One more busy week came to an end. And though it’s slow summer vacation time there are a few pieces of news about Monaco that you should know.
Get ready for the heart-pounding action of Rallye Monte-Carlo’s 92nd edition in 2024, covering an impressive 338km of timed stages. Just like in the past years from 2014 to 2021, the exhilarating opening round of the World Rally Championship returns to the scenic Hautes-Alpes region, centred in Gap. Recently, the organizers unveiled the thrilling route, promising 17 special stages that will traverse five departments in the Sud region.
This strategic move to Gap was already on the cards before the start of the 91st edition, which saw Sébastien Ogier emerge victorious. In early June, the Automobile Club de Monaco (ACM) officially confirmed the decision. The reasoning behind this change was due to substantial construction work in Monaco, rendering some areas unsuitable for the service park and essential infrastructures. As a result, the organizing committee opted to relocate a major part of the event to Gap to accommodate the closed park.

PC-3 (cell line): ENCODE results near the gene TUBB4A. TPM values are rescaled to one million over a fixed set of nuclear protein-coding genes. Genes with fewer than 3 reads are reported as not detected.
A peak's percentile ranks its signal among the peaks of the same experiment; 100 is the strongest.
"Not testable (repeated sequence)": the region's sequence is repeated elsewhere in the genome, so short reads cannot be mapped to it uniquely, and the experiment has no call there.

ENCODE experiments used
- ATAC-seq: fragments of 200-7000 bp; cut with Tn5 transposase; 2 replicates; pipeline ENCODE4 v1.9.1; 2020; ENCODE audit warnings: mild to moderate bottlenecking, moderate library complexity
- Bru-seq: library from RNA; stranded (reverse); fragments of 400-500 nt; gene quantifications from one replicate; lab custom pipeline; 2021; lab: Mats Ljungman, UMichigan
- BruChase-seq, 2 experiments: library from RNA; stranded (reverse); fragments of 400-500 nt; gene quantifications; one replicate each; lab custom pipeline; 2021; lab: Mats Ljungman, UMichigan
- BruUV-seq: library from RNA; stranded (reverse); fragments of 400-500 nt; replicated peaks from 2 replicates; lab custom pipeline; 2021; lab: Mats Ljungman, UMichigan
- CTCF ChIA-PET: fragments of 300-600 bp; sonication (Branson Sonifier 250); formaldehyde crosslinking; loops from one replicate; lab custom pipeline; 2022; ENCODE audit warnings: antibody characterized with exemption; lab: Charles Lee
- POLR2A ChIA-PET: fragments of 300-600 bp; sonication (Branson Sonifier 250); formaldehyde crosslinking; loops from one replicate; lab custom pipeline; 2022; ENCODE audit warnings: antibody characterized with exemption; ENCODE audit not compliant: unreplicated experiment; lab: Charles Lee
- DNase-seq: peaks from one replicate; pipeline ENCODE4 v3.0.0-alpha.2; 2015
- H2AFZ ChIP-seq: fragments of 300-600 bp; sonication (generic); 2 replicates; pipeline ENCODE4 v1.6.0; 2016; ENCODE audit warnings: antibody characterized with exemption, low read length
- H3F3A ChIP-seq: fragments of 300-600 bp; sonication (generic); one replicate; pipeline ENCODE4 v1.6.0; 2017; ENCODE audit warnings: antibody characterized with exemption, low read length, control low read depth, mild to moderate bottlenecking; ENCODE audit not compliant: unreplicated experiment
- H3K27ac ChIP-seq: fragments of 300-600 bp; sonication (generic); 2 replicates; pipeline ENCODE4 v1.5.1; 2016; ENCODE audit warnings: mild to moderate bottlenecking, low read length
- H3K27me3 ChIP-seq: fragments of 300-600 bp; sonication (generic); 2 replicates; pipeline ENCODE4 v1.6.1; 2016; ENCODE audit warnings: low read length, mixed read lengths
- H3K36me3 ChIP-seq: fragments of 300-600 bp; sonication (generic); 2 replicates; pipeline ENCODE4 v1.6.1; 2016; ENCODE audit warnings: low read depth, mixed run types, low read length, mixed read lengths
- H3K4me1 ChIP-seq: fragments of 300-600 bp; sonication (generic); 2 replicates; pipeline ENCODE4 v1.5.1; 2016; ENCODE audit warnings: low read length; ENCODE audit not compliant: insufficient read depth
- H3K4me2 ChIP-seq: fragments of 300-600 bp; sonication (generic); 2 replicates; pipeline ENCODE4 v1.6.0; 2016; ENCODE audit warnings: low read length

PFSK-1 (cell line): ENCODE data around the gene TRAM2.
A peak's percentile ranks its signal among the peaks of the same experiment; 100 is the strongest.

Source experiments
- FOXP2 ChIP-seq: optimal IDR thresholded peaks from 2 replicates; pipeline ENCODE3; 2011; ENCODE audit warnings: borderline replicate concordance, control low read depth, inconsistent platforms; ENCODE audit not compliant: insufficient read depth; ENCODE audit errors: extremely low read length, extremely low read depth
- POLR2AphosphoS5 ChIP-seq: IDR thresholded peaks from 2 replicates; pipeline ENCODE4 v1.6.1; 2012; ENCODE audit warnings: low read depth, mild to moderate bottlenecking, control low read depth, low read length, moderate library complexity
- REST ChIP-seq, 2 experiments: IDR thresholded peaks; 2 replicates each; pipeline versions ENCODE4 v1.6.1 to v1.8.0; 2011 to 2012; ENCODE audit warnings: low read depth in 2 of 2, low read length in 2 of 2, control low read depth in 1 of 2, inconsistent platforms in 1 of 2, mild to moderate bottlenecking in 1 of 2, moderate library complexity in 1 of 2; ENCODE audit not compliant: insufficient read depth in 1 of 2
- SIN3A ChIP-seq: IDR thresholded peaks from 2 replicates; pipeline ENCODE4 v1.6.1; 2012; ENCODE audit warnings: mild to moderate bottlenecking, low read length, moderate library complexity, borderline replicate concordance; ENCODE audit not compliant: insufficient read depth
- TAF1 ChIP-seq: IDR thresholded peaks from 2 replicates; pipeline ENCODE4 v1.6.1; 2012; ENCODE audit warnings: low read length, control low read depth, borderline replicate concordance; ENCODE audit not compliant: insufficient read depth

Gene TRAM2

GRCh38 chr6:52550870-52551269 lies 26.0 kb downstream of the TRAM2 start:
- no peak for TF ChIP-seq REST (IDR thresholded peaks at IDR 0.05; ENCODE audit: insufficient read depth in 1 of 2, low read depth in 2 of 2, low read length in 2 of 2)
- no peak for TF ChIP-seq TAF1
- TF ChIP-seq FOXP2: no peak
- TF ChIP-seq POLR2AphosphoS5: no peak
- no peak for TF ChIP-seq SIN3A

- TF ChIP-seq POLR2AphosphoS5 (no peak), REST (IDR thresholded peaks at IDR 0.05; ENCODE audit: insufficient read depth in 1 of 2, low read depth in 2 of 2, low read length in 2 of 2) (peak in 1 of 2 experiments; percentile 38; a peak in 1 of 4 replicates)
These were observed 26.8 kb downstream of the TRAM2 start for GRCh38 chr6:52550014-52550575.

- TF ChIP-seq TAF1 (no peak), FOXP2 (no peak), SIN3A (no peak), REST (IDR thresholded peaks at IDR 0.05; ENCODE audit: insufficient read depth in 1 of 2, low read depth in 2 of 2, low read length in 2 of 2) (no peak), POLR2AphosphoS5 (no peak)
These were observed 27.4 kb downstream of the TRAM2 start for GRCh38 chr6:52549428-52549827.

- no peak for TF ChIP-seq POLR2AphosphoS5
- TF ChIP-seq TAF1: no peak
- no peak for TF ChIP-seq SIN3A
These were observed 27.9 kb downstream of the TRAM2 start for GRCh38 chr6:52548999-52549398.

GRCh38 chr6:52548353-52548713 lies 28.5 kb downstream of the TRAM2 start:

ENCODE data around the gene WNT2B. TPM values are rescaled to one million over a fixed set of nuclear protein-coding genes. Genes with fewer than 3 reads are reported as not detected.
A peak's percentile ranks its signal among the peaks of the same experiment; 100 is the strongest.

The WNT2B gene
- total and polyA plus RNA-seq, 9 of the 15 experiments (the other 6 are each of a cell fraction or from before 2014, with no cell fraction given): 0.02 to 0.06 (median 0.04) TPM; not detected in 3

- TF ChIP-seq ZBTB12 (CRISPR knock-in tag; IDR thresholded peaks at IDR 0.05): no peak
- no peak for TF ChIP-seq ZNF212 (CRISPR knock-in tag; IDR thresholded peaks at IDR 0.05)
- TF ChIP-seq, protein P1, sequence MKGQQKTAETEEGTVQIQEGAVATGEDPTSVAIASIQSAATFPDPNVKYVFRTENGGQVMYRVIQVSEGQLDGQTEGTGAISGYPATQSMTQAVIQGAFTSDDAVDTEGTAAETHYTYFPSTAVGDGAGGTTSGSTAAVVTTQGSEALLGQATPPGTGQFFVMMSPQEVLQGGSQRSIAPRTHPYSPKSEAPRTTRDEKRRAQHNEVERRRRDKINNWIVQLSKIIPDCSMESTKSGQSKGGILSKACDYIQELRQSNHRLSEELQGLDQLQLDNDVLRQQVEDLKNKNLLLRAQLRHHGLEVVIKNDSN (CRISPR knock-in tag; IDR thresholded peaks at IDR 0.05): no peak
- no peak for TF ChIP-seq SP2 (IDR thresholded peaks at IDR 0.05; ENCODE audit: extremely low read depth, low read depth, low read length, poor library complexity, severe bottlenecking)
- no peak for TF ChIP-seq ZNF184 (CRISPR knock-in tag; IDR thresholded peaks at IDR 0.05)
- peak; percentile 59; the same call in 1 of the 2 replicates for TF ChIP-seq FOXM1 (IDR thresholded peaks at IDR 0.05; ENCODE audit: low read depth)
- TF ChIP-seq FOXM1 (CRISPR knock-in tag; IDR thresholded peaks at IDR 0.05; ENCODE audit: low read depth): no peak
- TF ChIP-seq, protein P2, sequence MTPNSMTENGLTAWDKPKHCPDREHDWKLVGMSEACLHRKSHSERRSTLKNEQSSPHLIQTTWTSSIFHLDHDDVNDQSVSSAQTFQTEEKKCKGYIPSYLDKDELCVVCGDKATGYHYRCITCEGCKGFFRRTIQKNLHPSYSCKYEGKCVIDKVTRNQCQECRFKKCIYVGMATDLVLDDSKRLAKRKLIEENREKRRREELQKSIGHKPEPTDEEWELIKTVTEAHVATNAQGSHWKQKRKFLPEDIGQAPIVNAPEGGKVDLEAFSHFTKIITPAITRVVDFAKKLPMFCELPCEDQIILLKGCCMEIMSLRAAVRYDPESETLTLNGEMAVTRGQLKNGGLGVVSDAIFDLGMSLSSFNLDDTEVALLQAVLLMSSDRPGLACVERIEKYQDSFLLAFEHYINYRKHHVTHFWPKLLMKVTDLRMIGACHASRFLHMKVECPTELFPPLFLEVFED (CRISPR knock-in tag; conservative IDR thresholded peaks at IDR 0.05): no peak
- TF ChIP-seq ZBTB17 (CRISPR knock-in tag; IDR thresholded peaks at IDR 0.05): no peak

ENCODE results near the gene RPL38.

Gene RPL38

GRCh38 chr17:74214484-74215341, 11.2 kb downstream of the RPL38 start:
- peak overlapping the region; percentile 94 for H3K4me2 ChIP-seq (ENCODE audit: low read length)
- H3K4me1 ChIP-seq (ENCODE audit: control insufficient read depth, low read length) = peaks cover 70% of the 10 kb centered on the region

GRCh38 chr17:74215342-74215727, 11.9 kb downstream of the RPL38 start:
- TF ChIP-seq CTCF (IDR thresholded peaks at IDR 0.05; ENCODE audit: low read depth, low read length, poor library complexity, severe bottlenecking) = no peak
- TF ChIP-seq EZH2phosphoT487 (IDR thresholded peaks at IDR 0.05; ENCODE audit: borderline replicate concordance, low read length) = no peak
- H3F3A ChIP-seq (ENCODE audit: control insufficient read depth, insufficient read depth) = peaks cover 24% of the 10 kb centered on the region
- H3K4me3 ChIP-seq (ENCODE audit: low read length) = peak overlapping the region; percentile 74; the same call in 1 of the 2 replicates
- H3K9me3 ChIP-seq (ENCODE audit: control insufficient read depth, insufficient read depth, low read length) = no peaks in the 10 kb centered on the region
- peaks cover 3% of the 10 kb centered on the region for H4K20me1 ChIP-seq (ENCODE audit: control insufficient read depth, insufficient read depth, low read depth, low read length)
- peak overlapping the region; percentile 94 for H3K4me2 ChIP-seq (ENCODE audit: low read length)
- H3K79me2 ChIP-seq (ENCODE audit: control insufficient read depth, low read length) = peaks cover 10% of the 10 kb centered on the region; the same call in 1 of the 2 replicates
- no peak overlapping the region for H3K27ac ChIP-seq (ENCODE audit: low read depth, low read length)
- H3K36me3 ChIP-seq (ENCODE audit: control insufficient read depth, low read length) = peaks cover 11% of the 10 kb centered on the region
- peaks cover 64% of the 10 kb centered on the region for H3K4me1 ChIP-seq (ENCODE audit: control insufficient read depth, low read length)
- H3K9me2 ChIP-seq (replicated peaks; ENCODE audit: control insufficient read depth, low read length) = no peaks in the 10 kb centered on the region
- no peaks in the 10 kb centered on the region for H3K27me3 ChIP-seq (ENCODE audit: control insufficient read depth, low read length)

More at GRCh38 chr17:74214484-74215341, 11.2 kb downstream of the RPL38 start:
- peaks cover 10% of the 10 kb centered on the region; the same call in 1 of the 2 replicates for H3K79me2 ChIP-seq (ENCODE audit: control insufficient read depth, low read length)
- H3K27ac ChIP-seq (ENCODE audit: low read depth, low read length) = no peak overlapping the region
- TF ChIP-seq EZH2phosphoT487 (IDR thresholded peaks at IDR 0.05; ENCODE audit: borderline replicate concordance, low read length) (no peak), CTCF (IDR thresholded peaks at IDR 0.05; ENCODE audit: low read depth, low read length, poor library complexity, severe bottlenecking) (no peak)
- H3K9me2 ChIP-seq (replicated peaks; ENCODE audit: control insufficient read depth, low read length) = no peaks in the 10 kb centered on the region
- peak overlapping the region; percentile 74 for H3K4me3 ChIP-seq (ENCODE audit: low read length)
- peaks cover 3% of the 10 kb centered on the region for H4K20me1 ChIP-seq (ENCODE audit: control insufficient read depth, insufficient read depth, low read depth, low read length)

Monaco Yacht Show 2023: Upper Deck Lounge – the World of Luxury, Sustainability and Superyacht Lifestyle
Nestled in the Parvis Piscine tent, this exclusive Upper Deck showcase presents a seamless fusion of craftsmanship from esteemed luxury houses with the world of business and private aviation, haute horlogerie, and captivating artworks.
According to a new publication by the Monegasque Institute of Statistics and Economic Studies (IMSEE), the Construction Sector continued to grow in 2022, employing nearly 470 more people than in 2021 and reaching almost 2.5 billion euros in turnover. With more than 11% of workers, it’s the 3rd largest employer in the Principality.
We all remember the massive state aid that was required to help the Principality weather the Covid crisis. Fortunately Monaco had prudently built up a Constitutional Reserve Fund and so was able to roll out support measures to individuals and businesses in need. So it makes sense to build up reserves through taxes in good times to help with unexpected shocks, even though we hope those shocks don’t happen.
Commencing in 2024, tourists visiting Monaco and opting for accommodations in hotels and hotel residences will be subject to a newly introduced tourist tax. This brings the Principality in line with countries like France, Italy, and Switzerland, which have long imposed similar fees on visitors.